Kids Are Doing What?! How Kids Are Hiding Secret Conversations under Their Parents’ Noses

When you’re developing programs that collect data, you don’t really expect to find any juicy surprises, but it’s certainly welcome when you do, especially when you uncover the clever techniques of children. As I was scraping data online to learn more about self-published titles, authors, and series, I would randomly scrutinize the pages of books in order to validate my results. In scraping data from Amazon and the like, something interesting began to manifest from underneath the covers. I began to notice strange conversations taking place in the reviews section, amid the comments of disappointment or satisfaction. There would be the occasional remark about performing an act of sex or something which mentioned fighting animals. Say, what was this about?

“Puts dic.k vin her pussy and fucks hard and fast”
“No. Three feet of my cck in your ass. ;}”

“He heard the black stallion and galloped across the grassy plain, stopping a good distance away. He reared and whinied challenge.”

As a pattern began to emerge, my interest was suddenly piqued. You can’t expect me to walk past a door that opens to an odd theme park. I’m going to step over the threshold; there are no other alternatives. As I read further, it became apparent that there were two types of activities which were taking place: game roleplaying and virtual sex. The first was fairly innocent, as the writers pretended to be animals. My initial guess was that these review sections were an online sanctuary for furries (and for the first time, I began to feel a bit of sympathy for them). The horseplay was fairly timid, but the cats converged into “clans” and fought wars with each other:

“How long have you been RPing?”
“Yup. I started out at the Hunger Game books, then got locked out of ALL of them. But my friends lead me here…curse them…I hate RP, but I can’t stop.”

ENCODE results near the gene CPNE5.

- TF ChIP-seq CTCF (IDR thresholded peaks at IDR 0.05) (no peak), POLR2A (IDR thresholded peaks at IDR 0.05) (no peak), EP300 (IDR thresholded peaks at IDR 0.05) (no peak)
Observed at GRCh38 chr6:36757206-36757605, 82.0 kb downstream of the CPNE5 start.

“I saw…I tried making GoreClan…But only cats with bad grammar and the wannabe ‘pure black pelt with icy blue eyes’. FAIL”

The virtual sex, on the other hand, was a facetious attempt at being lascivious, and I thought that I might be reading the lost passages of Scrotie McBoogerballs. Who would attempt to reverse engineer a reviews section into a Penthouse Forum? Some kind of bored prankster? I present only one of these choice exhibits:

“Evan started to drink Cat’s pee. Evan pulled off Cat’s shirt and bra. Cat started squirting milk at Evan and her pee stream died down. Evan took one of Cat’s boobs and his tongue drew circles around her nipple. Evan pushed Cat to the ground, spread her legs, and began to lick Cat’s pussy. Cat became wetter and wetter. Her juices flew into Evan’s mouth. Cat let out a scream in delight. Cat sucked all the cum out of Evan’s cock. Evan said, ’Hey Cat. Do you wanna walk home…naked?’ ‘Yes.’ replied Cat. Evan stuffed the trash can with their clothes. Cat walked Evan home, then she walked home. The two texted each other. Evan sent her a video of him squirting cum at the camera. Cat sent back ‘LOL’ and a picture of her boobs sqirting milk. They texted all night and the next day Evan said, [END] PESTORY 4 AT STOP THE WORLD I NEED TO PEE!!!!!”

As I read the “review”, the sophomoric side of me began to chuckle a bit. Boobs…whose inner child doesn’t find something like that amusing? And, more importantly, what child-brained idiot would use such language in an attempt to titillate someone’s loins? And that’s when I began to ponder another possibility. Maybe it’s not a child-brained adult moron. Maybe, it’s just simply a child. As I began to look further at the reviews, I found all the proof that I needed:

“xD Luckeh…and talon, we were talking bout how i was waiting for my mum to take meh to the doc since im sick. Then Slaughter said that….post below yours.”

“What’s gs? That’s a beautiful name Demon. I really like it. I know a girl name [name omitted]. She had a BF, then an 8th grader said that he caught them having se<_>x. Everyone at school said she was pregnant. She was such a sweet girl…I pissed me off to hear what they said about her.”
“If peeps are making fun of you, they must be very immature. What grade are you in? Only second graders would make fun of that. Nobody makes fun of Brad Pitt.”